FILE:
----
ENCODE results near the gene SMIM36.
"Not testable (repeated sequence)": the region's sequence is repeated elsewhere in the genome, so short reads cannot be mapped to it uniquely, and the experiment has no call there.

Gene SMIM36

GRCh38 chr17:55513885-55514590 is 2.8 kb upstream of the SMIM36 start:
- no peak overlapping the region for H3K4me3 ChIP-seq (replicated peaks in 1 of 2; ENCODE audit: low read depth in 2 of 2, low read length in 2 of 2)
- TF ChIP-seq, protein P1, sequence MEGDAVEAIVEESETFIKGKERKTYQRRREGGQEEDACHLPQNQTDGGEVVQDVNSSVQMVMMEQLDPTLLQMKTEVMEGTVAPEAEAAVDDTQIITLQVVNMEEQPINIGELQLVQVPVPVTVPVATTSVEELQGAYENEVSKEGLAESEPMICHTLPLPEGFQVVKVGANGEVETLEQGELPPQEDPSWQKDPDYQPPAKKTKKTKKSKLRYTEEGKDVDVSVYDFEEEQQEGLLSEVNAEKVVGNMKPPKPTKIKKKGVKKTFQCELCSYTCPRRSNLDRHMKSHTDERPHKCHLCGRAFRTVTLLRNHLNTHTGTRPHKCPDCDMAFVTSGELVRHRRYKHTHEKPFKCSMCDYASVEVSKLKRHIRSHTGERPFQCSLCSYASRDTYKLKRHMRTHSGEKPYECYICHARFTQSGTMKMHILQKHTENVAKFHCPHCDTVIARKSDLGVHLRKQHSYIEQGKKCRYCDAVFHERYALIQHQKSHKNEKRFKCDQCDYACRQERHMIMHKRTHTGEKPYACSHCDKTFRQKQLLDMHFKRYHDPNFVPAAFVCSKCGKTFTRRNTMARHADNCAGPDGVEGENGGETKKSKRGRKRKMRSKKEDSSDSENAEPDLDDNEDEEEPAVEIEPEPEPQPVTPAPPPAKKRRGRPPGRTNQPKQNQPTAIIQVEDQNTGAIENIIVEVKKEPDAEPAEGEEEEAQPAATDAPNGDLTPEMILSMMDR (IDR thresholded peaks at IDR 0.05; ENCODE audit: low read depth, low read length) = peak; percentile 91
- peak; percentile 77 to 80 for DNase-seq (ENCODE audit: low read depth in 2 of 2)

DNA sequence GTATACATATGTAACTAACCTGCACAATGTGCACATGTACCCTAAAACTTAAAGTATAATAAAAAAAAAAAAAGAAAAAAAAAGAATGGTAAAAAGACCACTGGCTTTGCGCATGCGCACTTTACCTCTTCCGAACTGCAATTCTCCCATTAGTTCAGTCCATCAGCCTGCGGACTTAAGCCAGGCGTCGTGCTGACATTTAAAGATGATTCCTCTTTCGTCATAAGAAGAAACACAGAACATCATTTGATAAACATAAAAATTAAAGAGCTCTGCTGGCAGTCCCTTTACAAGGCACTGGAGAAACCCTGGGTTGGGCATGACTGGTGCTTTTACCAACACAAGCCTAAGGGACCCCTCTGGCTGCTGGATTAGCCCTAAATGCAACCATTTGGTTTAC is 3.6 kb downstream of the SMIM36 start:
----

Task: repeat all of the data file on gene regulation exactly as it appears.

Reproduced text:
ENCODE results near the gene SMIM36.
"Not testable (repeated sequence)": the region's sequence is repeated elsewhere in the genome, so short reads cannot be mapped to it uniquely, and the experiment has no call there.

Gene SMIM36

GRCh38 chr17:55513885-55514590 is 2.8 kb upstream of the SMIM36 start:
- no peak overlapping the region for H3K4me3 ChIP-seq (replicated peaks in 1 of 2; ENCODE audit: low read depth in 2 of 2, low read length in 2 of 2)
- TF ChIP-seq, protein P1, sequence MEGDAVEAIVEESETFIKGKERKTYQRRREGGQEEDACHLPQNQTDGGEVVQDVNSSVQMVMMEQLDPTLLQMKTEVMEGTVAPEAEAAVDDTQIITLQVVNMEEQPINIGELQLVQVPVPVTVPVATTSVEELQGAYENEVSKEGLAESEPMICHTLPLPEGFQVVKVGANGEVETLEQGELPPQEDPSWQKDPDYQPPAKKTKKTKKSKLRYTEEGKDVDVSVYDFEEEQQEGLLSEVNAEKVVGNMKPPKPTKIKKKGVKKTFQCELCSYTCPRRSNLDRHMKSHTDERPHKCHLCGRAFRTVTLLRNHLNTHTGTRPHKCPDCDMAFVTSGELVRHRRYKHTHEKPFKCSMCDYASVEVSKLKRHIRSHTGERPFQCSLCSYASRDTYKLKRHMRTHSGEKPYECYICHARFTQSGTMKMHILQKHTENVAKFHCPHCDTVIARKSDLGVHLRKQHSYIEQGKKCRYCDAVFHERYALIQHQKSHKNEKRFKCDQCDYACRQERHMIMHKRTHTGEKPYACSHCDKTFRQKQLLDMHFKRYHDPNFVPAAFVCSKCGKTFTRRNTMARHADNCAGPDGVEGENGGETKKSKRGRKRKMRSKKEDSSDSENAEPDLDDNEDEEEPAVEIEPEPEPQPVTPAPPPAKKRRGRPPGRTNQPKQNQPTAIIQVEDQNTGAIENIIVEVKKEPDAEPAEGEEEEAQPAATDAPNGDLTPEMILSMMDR (IDR thresholded peaks at IDR 0.05; ENCODE audit: low read depth, low read length) = peak; percentile 91
- peak; percentile 77 to 80 for DNase-seq (ENCODE audit: low read depth in 2 of 2)

DNA sequence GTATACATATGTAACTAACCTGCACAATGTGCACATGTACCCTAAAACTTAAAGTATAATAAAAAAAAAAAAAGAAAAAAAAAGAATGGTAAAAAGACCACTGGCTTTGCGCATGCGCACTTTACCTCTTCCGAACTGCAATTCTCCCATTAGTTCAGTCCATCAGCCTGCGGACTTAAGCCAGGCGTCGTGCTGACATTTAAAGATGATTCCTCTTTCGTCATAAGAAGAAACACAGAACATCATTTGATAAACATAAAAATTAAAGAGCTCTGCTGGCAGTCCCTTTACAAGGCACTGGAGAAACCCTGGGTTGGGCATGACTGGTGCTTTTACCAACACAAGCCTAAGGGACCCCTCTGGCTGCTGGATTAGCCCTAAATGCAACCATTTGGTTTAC is 3.6 kb downstream of the SMIM36 start: